Rights to Rites
Robert Fallon • Published March 2015

Robert Fallon blogs about Wildnature’s Rites of Passage Camps (2015) for boys and girls.

How and when did you “become” an adult? Who guided you? Did you celebrate or cringe in a corner when someone called you a “teenager”? If you are a parent, how will you mark your child’s journey into adulthood? I had no initiation into adulthood…it created problems for me, but also led to the drive I now feel to bring Rites of Passage into the mainstream for boys and girls.

For me, the Boy’s Rites of Passage Camp, was the culmination of a 12 year vision. I am so excited that 2015 will see Wildnature delivering another camp for boys, and also launch a camp for girls – WILD AWAKE.

As a young man in my late 20’s, I thought I knew quite a lot about the world and myself! Two calamities changed that. I separated from the mother of my first child, and one of my dearest friends died through suicide. That showed me I had much to learn still.

These losses propelled me into the arena of Men’s work, where I attended the Mankind Project - New Warrior Adventure. An intense experiential weekend, this training enabled me to stand completely in my own skin, probably for the first time in my life! On this training, men are guided to find their ‘mission’, a statement condensing the personal gift or work they in particular bring to this planet and their communities. Even back then, I had a sense that my own lack of initiation had a critical importance on the events later in my life. I began to know then that “to hand back the birth rite of initiation to our children”, was the first part of my MISSION…rites are a right for our young people…but how to make it happen??

But back then one thing was missing, - and this was Nature! I had always been into the outdoors as a kid. I think I was in the last generation that played in the woods - we had no I pads or video games back then! So I look back now and see it was no coincidence that I discovered Bush craft. The particular tradition I learnt was from a North American Lipan Apache lineage. This highly intelligent indigenous knowledge has an intrinsic deep ecology, expanded awareness or mindfulness /embodiment practices and community regenerative technologies built into its traditions. Through this teaching, I began to understand that deep nature connection was the missing link in the initiatory experience. That only by understanding Nature and our own place within the planets ecosystem - not just conceptually, but as a living experience moment to moment - could we achieve the becoming needed to be a true and purposeful human being. I feel sad as I believe that our culture has lost so much of this essential guiding experience that young people need in their lives. Youth crime. Extremism. High suicide-rates. Substance abuse, All are signs we have lost our way - for young people especially. We seem to uphold youthfulness and a juvenile sensibility, all in the name of consumerism and a capitalist society, and at the same time pay the price of destroying our earth - the only home we have to live in, and robbing the future for all the children yet to come. Sorry rant over…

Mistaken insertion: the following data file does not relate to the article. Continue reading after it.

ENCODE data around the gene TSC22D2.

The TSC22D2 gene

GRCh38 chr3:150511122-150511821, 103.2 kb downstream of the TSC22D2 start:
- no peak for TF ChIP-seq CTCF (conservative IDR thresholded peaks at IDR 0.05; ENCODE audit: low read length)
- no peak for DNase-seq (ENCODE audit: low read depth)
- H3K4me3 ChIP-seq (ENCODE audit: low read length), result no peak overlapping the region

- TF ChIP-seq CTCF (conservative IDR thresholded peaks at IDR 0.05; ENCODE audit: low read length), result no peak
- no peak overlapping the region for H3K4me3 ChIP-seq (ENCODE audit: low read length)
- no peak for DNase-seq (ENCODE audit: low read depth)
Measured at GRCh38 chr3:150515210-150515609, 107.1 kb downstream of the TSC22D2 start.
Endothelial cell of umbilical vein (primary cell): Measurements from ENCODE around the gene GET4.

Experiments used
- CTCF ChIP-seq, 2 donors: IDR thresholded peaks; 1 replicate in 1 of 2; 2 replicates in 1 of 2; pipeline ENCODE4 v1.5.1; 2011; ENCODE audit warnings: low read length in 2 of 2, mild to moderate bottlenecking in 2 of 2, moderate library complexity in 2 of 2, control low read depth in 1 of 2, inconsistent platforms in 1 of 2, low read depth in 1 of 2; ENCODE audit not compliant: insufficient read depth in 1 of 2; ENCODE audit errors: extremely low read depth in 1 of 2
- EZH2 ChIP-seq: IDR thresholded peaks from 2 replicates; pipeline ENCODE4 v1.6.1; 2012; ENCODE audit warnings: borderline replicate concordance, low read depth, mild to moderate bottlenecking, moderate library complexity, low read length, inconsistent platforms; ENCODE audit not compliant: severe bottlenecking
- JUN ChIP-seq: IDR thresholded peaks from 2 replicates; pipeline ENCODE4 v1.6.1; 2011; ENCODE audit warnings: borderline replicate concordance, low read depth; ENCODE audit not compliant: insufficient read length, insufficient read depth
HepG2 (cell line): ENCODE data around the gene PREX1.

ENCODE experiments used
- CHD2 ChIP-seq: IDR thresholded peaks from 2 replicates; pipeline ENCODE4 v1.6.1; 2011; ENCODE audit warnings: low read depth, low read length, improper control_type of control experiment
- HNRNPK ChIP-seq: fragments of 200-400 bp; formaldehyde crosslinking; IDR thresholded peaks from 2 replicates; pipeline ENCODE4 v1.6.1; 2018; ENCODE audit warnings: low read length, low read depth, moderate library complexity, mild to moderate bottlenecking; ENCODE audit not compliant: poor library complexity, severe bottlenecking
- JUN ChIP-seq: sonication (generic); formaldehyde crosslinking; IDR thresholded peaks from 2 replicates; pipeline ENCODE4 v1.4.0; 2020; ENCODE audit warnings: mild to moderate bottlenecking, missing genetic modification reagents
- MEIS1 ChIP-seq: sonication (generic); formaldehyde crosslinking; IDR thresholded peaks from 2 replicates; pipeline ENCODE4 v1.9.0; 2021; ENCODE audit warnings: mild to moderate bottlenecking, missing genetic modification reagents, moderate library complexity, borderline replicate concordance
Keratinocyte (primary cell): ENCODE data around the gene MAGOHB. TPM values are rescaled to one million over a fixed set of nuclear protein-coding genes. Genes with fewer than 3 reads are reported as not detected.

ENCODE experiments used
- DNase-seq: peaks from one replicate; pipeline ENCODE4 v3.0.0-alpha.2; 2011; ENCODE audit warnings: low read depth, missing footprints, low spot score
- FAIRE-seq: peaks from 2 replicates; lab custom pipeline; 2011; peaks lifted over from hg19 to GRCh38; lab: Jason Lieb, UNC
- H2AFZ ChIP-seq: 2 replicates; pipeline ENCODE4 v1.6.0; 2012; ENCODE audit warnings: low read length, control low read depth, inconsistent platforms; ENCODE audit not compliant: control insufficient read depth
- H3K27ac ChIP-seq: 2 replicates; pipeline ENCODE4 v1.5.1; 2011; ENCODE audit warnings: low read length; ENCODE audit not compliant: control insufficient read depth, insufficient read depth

What can we do? We can start to re-member our own lost traditions. Use of sciences, such as psychology, anthropology combined with the study of intact indigenous cultures (such as the San Bushmen) can help guide our plans. Some intact rites still operate in many western cultures, and they should be celebrated, however there is one fundamental aspect which seems absent, and that is the imperative attention to nature. I believe a stable society and a stable economy is impossible without a stable ecosystem. If we cannot empower our young adults to champion the protection of our planet, then who will?

On a personal note, I am so very proud to have been able to been a guide to many of the young people in my personal community. ‘H’ who I have known forever, attended the first rites camp, and came back from his first “Quest Night” having met and faced his edge and the humility of knowing this time he was not ready to go beyond it. He returned on our next Rites, only to “fly” with so much confidence and skill - truly stepping into his power as a young man, and being able to meet and move way past his previous limitations. Feelings like this are beyond words.

Another young man, ‘J’ attended presenting with some serious issues. Through very careful mentoring and intervention he was able to transform his relationship to himself, as much from our holding his process, as Mother Nature showing him the true quality of his reality, and the joy and awe in seeing beyond the limiting self. I am privileged to still be mentoring him, and having his youthful wisdom present on future camps where he continues to be an inspiration for other young men he meets.

For girls I know that there are different pressures and needs – but I am confident that the Wild Awake Camp will be equally powerful. What do you think? Have you got any great Rites experience to share? Any disasters? What has worked for you/your children? What would you like to see included in our Camps this year? Join us on Facebook and let us know your thoughts.

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